Anyone who is coughing and thinks that they might have Covid-19 could pre-screen themselves before going in for a test. 

Such a model could be used together with smart speakers and  with other listening devices. 

According to Subirana: “The effective implementation of this group diagnostic tool could diminish the spread of the pandemic is everyone uses it before going to a classroom, a factory, or a restaurant.

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Patients could Start to Monitor their Vision Remotely from Home

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Top UK eye hospital tests smartphone app for monitoring vision.

A unique pilot study by the top eye hospital in the UK will see patients remotely monitor their vision while they are on lockdown at home.

The app is meant for patients whose macula is affected by diseases. These diseases include AMD (age-related macular degeneration), degenerative myopia, and diabetes.

With the Home Vision Monitor, patients can keep on monitoring their vision without having to go to hospital. The 350 plus patients involved in the pilot study are undergoing treatment from Moorfields Eye Hospital in London.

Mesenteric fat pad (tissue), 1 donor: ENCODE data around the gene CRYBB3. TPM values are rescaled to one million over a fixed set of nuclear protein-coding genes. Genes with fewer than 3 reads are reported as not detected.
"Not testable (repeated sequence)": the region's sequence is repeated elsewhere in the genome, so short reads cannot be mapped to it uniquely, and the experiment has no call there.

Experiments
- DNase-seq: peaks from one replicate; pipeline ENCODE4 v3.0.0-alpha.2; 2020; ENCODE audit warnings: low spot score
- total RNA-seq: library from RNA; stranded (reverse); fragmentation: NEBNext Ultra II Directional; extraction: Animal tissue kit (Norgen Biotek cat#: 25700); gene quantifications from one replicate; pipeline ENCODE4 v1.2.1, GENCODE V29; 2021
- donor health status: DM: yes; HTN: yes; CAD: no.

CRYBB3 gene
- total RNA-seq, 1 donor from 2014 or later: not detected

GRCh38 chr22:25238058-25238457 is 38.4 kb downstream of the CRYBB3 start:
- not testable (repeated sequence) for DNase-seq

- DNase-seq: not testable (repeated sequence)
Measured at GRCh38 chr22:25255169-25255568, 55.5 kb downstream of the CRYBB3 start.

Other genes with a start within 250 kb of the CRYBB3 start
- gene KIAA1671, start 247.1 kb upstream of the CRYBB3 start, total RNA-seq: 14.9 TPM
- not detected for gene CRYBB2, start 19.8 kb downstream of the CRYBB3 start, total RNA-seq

A ‘shape discrimination’ test enables the app to work by displaying many shapes. Patients look at the screen and select shapes.

The results of the self-administered test instantly relay to a Moorfields Eye Hospital clinician, and this saves patients a trip to the hospital. The testing happens twice every week.

The clinician automatically receives an alert when the test reveals that the eye health of the patient has worsened. The clinician will be in a position to choose an intervention. This will enable clinicians to act earlier to stop diseases from progressing and hopefully achieve better outcomes.

After surveying app users, the hospital concluded that the app was easy to use for 93% of patients. 70% felt assured that they were regularly monitoring their vision in the midst of the coronavirus pandemic.

Patients usually test their vision at scheduled in-person eye exams at an interval of 4-12 weeks.